With the current hiatus and pause there is uncertainty around what the Bill will finally look like but in the meantime we wanted to put straight something we had stated in our Health Legal Update special edition earlier this year. We would like to apologise for erroneously stating that Community Health Partnerships Limited (CHP) was not a “qualifying company” for the purposes of Schedule 23 (Property Transfer Schemes) of the Bill as confirmed in the explanatory memorandum to the Bill. CHP are to be regarded as a qualifying company and consequently both a potential recipient of estate to be transferred pursuant to the Bill as well as an entity which the Secretary of State may direct to make property transfer schemes upon the abolition of PCTs and strategic health authorities.
It may well be the intention that LiftCos will also be within the “qualifying companies” category but in our view there are a couple of questions to be addressed.
- Whilst there is no doubt that LiftCos “provide facilities” and “services” and satisfy that part of the “qualifying company” definition what is not so clear is whether the LiftCos’ ownership arrangement satisfies that part of the definition. The “owners” of LiftCo (ie the shareholders) are the private sector partner entity, local stakeholders (usually the PCT or PCTs whose area the LiftCo covers) and CHP. CHP is owned by the Secretary of State for Health but is established as a company in its own right. PCTs too are bodies corporate (ie, separate legal entities). In this case the explanatory memorandum does not shed any light and a guide to precisely what “ownership” means and does not seem to appear in the Bill or elsewhere. If it is the intention to include LiftCos in this category then an amendment can be made by inserting the words “directly or indirectly”. Alternatively, LiftCos could be put into the list of potential recipients of PCT and strategic health authority estate as a category in their own right.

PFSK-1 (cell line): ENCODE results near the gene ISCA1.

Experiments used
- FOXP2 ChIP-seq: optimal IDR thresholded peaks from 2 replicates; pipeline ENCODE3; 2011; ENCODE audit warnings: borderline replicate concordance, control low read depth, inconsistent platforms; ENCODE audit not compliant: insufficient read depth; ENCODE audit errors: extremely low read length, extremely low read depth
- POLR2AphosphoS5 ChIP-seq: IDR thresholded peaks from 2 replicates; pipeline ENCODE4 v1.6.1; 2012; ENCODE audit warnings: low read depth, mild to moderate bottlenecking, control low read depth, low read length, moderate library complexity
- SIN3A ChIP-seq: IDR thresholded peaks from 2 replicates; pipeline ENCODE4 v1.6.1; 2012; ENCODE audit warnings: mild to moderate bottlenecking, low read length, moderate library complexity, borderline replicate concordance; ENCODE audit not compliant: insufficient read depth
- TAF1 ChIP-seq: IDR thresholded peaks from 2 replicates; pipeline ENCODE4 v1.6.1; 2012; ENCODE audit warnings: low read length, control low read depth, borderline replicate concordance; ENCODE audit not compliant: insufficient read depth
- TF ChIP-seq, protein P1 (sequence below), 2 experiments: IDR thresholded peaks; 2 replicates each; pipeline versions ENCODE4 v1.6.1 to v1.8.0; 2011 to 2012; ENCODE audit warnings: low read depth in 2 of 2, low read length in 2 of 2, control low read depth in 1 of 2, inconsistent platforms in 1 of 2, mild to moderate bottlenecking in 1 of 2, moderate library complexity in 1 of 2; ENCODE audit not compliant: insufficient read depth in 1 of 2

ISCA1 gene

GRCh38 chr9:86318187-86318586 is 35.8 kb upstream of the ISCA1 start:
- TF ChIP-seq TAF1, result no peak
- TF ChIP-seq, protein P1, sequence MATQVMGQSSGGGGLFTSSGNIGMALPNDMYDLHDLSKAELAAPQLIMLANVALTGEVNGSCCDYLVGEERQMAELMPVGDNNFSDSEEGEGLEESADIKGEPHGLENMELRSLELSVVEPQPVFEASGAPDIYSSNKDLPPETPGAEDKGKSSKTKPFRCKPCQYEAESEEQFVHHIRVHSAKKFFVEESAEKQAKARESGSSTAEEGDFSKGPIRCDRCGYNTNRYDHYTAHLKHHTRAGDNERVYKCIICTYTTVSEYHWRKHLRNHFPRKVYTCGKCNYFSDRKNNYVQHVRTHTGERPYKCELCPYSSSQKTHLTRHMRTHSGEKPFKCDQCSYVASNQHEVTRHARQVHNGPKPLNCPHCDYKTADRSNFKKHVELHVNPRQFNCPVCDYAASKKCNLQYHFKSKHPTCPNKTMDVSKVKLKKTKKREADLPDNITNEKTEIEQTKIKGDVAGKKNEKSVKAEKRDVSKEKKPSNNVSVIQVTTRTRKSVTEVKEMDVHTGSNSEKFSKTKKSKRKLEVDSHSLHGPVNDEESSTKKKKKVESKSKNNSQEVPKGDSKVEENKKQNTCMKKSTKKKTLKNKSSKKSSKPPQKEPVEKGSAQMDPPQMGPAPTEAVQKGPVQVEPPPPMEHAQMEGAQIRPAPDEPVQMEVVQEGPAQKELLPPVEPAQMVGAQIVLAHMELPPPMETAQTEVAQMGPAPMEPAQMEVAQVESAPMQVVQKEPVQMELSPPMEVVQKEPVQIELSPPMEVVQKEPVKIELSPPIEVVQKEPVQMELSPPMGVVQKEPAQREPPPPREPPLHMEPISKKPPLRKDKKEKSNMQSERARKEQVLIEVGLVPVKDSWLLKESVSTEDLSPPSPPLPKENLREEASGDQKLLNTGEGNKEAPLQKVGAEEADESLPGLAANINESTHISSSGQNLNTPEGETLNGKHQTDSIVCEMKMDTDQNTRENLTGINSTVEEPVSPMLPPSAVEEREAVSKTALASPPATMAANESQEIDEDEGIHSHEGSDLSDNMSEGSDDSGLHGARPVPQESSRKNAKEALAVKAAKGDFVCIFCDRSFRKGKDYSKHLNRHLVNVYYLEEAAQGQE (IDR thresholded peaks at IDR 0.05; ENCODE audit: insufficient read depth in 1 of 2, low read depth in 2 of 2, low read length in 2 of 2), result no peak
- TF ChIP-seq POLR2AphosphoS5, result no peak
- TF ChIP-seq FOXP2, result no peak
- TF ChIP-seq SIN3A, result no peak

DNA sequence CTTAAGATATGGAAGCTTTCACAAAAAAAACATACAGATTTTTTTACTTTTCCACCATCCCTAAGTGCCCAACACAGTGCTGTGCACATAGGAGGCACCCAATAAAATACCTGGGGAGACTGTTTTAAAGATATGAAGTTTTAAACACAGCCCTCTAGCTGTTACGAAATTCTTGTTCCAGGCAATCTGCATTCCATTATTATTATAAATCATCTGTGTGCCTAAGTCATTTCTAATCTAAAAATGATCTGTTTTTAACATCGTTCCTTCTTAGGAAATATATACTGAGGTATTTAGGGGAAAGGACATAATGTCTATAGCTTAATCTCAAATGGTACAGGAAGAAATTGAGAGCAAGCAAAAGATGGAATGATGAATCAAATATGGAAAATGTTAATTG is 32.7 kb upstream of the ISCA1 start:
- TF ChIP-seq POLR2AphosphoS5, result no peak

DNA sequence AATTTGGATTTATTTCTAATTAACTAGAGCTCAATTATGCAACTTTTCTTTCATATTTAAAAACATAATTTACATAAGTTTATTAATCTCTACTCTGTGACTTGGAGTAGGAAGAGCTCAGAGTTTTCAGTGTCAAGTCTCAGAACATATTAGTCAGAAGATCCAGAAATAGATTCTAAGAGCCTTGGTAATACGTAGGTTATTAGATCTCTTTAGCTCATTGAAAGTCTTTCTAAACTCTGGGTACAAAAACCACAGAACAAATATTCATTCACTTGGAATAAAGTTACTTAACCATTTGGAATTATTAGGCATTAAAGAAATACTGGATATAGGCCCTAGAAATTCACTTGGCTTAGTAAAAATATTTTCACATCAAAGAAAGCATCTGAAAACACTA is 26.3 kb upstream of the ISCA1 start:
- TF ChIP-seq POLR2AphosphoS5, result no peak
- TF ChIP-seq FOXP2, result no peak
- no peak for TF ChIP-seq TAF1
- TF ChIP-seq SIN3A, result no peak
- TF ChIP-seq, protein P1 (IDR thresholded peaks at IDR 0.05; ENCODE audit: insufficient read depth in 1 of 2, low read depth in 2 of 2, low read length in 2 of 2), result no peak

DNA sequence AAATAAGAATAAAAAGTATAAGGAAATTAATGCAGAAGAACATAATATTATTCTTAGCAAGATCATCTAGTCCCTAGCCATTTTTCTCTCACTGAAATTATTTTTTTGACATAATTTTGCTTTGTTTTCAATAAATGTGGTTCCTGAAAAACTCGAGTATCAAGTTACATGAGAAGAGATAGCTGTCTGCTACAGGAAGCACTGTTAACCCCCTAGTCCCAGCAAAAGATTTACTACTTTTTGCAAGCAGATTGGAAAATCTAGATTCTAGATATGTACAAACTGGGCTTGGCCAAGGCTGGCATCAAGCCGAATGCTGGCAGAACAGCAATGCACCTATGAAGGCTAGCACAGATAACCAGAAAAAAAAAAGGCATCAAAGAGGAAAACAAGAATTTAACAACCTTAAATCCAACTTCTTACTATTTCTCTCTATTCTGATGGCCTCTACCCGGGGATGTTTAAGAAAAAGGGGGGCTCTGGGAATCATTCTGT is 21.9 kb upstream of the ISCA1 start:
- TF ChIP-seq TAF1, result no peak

- This takes us onto the second question which is whether LiftCos are intended to be recipients of the Secretary of State’s delegated powers to make property transfer schemes to qualifying companies (currently section 292(4) of the Bill). It would be helpful to have clarification on this as we would query whether the implications of the delegation of such power were contemplated when they were procured and established.
We await the Government’s response to the listening period as well as further guidance on the direction for the residual primary estate, PFI and LIFT interests so we can consider further the best models for operation and ownership of healthcare facilities post reform.